Oro Grande School will convert to academy
In December, the governing board of the Lake Havasu Unified School District unanimously voted to expand a pilot program at Oro Grande Elementary.
The school will be renamed Oro Grande Classical Academy.
For the 2018-2019 school year, a classical education approach was used in grades K-2. The expansion for the 2019-2020 school year will include grades 4, 5 and 6.
Originally, the plan was to add one grade per year. However, the success of the classical teaching methods in the first few months convinced district officials to make a full conversion as soon as possible.
Principal Brett Bitterman on Tuesday said parents and teachers have embraced the classical education model, which is one reason for including the upper grades at the school next year.
“We can go K-6 with what we have,” he said, noting that the cost increase for converting all the grades would be minimal for the school’s 342 students.
The district earmarked $150,000 for implementing the magnet program at Oro Grande. Of that instructional improvement fund, approximately $17,000 was spent in the first year for what Bitterman called “consumables,” meaning workbooks, handouts and other classroom material that cannot be reused. He estimated the cost for full implementation of the classical education in grades K-6 would cost about $10,000 per year for the materials.
Bitterman shared some of the feedback from parents of students who are being classically educated. In several instances, improved vocabulary was central to the remarks. This speaks to one of the teaching style’s goals, which is for students to be articulate.
“It’s a more robust education. Writing and reading are emphasized,” Bitterman said. “Parents are happy. They’ve told me they’re excited to see what their kids have learned every day.”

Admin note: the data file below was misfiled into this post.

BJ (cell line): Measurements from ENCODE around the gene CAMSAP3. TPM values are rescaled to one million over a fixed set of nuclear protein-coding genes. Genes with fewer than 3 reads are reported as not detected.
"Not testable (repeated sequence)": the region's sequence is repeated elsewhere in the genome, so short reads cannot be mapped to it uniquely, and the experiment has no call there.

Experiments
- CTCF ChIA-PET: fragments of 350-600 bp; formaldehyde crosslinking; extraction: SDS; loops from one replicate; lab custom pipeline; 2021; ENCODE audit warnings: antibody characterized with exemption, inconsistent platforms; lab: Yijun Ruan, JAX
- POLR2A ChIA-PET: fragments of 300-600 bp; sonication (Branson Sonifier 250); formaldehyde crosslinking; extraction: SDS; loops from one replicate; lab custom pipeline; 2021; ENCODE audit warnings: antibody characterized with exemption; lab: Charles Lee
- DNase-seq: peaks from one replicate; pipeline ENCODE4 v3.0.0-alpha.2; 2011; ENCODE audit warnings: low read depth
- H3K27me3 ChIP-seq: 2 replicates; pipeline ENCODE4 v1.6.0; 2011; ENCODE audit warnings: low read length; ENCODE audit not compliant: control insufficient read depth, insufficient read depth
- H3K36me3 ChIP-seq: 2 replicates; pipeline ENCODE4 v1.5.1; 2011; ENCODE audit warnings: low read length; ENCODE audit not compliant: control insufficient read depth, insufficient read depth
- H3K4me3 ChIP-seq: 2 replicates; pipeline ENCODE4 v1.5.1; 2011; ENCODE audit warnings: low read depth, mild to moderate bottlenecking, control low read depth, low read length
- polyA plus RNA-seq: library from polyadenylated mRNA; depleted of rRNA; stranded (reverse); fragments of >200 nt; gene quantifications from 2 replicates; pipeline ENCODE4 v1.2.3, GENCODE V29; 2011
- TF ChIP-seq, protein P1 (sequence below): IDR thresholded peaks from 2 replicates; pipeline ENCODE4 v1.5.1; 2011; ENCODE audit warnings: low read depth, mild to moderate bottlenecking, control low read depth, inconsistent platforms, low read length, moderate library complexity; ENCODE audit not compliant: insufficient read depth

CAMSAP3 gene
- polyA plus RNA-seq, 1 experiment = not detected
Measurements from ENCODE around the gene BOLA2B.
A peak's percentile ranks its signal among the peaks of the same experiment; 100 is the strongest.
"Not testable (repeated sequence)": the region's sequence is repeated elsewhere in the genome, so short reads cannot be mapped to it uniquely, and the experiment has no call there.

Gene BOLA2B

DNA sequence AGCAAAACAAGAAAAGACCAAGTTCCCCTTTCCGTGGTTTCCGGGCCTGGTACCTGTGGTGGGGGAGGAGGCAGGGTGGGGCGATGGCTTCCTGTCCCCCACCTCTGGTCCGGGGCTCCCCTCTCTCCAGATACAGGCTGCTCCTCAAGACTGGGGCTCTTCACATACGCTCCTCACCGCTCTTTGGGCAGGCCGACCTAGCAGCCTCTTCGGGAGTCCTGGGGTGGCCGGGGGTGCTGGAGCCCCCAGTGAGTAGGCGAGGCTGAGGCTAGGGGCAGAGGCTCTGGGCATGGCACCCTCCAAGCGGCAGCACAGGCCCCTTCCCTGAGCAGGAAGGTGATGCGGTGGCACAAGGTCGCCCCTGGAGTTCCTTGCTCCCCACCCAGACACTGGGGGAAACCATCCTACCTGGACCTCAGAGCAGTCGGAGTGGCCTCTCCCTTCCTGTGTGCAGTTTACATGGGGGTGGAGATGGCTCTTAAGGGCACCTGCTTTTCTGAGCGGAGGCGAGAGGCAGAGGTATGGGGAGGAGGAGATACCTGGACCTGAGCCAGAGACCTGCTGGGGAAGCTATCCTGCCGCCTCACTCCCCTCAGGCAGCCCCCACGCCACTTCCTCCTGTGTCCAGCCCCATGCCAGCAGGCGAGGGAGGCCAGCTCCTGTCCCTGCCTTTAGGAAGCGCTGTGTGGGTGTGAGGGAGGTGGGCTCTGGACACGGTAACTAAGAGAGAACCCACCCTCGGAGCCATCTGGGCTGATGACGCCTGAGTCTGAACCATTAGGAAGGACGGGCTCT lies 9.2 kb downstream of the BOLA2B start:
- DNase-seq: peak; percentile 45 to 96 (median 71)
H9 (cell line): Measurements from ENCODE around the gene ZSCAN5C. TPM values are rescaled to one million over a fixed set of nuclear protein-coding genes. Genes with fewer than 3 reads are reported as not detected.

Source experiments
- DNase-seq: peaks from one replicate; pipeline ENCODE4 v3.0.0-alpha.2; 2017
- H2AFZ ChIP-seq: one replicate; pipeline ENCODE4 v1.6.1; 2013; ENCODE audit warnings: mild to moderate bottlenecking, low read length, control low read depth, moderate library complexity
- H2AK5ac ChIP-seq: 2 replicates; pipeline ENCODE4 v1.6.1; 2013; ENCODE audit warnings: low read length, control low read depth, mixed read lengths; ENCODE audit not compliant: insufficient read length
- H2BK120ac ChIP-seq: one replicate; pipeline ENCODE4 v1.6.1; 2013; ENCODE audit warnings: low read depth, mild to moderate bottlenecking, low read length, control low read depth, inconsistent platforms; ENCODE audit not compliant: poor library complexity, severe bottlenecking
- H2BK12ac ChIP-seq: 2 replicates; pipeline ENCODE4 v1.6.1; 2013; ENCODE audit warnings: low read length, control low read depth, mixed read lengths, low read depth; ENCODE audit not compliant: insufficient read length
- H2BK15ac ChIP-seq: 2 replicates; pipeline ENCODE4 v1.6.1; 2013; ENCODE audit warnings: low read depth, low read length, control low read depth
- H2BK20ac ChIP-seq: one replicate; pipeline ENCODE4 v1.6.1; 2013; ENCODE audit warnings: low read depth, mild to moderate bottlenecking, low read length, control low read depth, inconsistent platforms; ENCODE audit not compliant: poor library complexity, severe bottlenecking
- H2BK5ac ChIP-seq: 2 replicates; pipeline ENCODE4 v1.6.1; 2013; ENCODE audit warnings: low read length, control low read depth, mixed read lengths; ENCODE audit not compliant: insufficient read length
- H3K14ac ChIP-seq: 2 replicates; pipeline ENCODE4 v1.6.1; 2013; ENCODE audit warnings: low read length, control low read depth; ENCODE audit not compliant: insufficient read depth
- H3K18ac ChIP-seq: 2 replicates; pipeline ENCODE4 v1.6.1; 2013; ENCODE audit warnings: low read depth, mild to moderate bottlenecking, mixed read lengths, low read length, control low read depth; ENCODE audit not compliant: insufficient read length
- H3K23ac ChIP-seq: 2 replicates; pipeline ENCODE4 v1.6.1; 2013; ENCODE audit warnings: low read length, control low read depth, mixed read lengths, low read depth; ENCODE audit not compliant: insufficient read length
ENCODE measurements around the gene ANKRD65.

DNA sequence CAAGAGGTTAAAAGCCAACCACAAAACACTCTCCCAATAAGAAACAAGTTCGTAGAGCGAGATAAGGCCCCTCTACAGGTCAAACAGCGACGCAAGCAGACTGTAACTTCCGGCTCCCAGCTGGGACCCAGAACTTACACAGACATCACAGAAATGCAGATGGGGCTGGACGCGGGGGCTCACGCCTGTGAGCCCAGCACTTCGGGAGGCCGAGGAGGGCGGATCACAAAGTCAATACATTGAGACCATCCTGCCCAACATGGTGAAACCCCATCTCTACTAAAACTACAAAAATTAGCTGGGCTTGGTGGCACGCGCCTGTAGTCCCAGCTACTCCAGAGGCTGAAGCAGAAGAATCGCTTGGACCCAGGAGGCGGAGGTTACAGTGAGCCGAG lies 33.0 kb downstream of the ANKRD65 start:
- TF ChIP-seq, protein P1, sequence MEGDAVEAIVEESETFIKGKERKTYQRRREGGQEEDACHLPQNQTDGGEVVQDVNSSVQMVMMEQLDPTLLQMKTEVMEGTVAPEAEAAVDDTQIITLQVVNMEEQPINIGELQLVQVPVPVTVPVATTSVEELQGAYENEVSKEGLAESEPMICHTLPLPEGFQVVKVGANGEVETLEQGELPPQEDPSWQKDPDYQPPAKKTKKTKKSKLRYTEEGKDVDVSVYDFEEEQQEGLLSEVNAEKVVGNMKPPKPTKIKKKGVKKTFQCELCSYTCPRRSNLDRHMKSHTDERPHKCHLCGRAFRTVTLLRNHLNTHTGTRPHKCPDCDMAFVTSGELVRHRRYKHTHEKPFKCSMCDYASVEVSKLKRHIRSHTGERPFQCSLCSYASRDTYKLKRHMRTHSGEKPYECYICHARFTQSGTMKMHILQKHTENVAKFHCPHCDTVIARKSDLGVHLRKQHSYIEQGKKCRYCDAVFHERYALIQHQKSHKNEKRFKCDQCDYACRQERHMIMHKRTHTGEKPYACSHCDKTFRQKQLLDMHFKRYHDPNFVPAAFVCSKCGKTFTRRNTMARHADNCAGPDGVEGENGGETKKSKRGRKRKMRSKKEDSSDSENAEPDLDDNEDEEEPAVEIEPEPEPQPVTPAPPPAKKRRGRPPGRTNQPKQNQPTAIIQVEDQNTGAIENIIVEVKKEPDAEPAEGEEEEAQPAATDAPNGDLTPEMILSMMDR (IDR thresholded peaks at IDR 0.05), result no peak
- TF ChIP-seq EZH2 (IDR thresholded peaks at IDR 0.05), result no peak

Teachers have some learning to do themselves. District Superintendent Diana Asseier said the teacher training process isn’t complicated or prolonged, but it is a process.
“There are two parts. The curriculum is one part, especially math. Classical uses Singapore math, which gives a deeper understanding of key concepts. For instance, students get multiplication in first grade instead of second grade. The lesson plans are laid out, which helps,” Asseier said.
The second part of the training is about presentation.
“Classical education used the Socratic method. Teachers learn how to deliver the information in this way,” she said, adding that group work is rarely used in the classroom.
Nichole Cohen is a member of the district’s governing board. She was a staunch supporter of the classical education model before it became a reality in Havasu. She introduced other board members and administrators to the scope and sequence for the classical curriculum from Hillsdale College in Michigan. It is basically a template and outlines what a classical program should be teaching.
“Hillsdale said we could use it any way we wanted, which was great, so we didn’t have to reinvent the wheel,” she said, claiming that “we are the only traditional public school district in the country working with Hillsdale College on this.”
Most institutions that use the Hillsdale classical program are charter or private schools.
“It makes Oro Grande a magnet (school) for the best and the brightest. That we’re able to offer this is incredible,” Cohen said.
Newly-elected school board President Kathy Cox agreed with the spirit of Cohen’s remarks. When asked if there was a way to incorporate elements of the classical model in the rest of the district’s conventional classrooms, she said the idea may be worth exploring down the road. In the meantime, she sees the inclusion of all grades at Oro Grade as a promising development.
“We just have to make this work. And believe me, other teachers (in the district) are paying attention (to how it pans out),” Cox said.